April 27, 2014

Niece’s First Passover

Posted in Interfaith, Judaism at 6:49 pm by chavalah

Seder plate and hagaddah at my family seder

Seder plate and hagaddahs at my family seder

Passover 5774 is now behind us (in EST time, tonight is the 13th day of the Omer,) so time to assess my thoughts. I believe, or at least this has been my experience, that this holiday is the most awkward one for an interfaith/non-religious family, and I happen to come from both. Most of the rest of the important holidays center around the synagogue, so I can basically ignore what my relatives are doing and be enveloped in my shul. But Passover is a family affair, meant to be commemorated around the dinner table. There’s no getting around celebrating, or not celebrating as a unit.

My family seder was less of a seder and more of a Passover-foodie dinner with a seder plate in the middle. I found, and printed out, a six-page Haggadah filled with a few parody songs; after the meal, we skipped around belting a few lyrics here or there, as led by my sister. That was about it. This is probably a good place to extend thanks to friends who invited me to their house for the second night seder, where I could actually take part in some of the ritualistic aspects of the holiday.

The big attraction of the evening was my niece. At five months old, this was her first Passover. As we cooked and prepared, we regaled in our usual activities with her—holding and playing and feeding and being awed by her presence. We also got to FaceTime with our family in Kansas, just before their own seder, and it was a real treat, as some of them had yet to see the baby. I did check out some holiday books from the library, but unfortunately my niece was too fussy for reading.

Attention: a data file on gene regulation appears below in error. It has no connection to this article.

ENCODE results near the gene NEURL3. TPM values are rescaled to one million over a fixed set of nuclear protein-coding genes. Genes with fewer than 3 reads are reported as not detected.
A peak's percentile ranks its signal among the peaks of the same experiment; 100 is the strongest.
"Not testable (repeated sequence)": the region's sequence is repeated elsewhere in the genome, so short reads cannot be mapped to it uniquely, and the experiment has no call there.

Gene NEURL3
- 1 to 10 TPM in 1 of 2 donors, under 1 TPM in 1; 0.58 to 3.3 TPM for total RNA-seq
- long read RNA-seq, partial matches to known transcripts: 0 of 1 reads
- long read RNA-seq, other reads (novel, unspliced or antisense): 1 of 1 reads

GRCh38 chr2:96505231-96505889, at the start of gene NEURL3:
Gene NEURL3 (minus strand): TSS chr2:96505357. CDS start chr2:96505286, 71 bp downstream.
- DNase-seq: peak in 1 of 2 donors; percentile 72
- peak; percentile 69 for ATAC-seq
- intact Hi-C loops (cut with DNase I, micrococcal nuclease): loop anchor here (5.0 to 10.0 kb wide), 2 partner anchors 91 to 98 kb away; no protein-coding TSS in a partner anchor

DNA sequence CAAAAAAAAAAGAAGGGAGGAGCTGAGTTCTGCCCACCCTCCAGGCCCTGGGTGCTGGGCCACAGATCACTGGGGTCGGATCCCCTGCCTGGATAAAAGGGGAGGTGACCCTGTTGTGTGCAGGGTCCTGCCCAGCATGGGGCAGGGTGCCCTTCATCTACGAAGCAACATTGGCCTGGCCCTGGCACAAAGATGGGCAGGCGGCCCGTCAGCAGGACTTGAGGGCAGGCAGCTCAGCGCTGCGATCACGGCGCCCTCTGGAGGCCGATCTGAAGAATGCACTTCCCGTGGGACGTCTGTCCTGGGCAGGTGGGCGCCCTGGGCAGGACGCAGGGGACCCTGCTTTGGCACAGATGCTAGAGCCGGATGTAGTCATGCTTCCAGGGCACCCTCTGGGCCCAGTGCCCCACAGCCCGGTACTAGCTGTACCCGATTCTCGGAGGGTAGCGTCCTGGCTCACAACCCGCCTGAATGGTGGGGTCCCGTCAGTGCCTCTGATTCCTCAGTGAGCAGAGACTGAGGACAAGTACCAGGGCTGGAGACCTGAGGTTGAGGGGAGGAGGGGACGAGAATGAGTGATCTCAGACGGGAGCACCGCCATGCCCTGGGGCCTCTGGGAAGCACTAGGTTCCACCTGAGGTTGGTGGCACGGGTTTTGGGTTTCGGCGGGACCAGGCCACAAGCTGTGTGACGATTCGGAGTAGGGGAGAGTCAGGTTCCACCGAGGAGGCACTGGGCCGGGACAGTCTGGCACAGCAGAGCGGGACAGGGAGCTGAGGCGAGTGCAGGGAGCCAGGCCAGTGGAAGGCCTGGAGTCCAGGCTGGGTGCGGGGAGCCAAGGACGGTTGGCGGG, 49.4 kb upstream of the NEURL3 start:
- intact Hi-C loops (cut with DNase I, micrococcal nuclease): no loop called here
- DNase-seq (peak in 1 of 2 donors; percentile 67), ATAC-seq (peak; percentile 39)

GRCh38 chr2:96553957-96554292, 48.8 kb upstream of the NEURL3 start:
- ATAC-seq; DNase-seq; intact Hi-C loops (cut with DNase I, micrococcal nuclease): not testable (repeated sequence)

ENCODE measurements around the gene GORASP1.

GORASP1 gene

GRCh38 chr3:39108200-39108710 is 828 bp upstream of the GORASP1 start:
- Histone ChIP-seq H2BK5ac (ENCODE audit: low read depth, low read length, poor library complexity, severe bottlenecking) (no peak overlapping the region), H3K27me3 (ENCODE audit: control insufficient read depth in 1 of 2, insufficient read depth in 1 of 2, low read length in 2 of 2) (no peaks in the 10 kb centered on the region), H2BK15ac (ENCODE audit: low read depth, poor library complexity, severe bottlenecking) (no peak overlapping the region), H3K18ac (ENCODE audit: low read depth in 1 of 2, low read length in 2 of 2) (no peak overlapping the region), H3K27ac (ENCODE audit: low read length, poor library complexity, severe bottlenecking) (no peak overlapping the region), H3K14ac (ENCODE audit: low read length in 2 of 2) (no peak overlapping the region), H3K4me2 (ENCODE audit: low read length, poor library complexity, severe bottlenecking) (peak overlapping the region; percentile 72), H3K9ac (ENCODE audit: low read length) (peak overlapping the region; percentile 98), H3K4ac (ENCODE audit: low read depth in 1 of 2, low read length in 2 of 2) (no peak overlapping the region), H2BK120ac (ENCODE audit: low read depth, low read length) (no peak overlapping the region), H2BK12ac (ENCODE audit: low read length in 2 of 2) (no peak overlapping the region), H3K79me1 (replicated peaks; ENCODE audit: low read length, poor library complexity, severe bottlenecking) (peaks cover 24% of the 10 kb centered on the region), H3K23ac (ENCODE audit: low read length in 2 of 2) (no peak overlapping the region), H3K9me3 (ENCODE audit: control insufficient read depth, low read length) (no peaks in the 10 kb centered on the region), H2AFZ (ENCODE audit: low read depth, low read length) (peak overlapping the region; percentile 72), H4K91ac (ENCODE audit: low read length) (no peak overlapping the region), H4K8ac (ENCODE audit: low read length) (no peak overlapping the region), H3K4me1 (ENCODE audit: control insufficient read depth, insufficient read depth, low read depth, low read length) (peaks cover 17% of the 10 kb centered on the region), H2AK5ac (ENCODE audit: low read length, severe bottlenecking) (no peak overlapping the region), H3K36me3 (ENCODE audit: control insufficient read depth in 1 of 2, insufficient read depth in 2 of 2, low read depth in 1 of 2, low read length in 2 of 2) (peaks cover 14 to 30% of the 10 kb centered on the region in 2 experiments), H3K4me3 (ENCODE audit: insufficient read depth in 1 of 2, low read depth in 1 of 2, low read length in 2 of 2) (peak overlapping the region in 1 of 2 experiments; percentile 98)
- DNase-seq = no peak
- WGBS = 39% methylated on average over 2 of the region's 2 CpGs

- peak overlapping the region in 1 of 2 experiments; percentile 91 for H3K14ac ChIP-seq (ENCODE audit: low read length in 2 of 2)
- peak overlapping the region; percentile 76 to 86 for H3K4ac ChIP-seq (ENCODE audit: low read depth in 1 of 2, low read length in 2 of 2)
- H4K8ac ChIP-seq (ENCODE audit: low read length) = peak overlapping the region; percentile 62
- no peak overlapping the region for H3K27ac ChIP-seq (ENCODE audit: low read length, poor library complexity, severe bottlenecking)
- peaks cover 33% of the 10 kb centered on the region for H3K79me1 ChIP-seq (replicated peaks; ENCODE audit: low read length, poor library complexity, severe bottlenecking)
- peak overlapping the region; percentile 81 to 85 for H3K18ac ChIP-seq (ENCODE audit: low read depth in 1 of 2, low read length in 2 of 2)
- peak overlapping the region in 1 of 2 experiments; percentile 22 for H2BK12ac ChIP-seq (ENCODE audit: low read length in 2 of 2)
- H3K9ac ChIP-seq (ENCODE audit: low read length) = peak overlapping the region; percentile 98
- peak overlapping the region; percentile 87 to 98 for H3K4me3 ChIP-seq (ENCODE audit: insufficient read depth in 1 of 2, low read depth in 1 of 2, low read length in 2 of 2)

All in all, I have to believe that her first Passover was a success. As one of the more religiously and culturally inclined Jews of my family, what I want for my niece is to have a sense of comfort and hereditary acknowledgement of Jewish expression. We may not have done a full seder, but I feel comfortable that she will grow up with an annual meal involving matzah, gefilte fish, and my mother’s set up seder plate. She can take it from there.

In broader world news, the day of our seder meal actually coincided with the attacks at the Jewish Community Center and nursing home in Overland Park, near to where some of my family lives. Antisemitism happens all of the time, but for me this one probably hit closest to home. As part of a personal expression of solidarity, I changed my Facebook image for all of Passover to the JCC logo. More importantly, I kept up with reading essays trying to deal with the tragedy; this one is my favorite. It’s good to know the ways in which hatred can’t win, that we will rise up in friendship and camaraderie, and learn to embrace and celebrate our differences.

Chag sameach, and I hope that all of you who celebrated had meaningful experiences with your loved ones.


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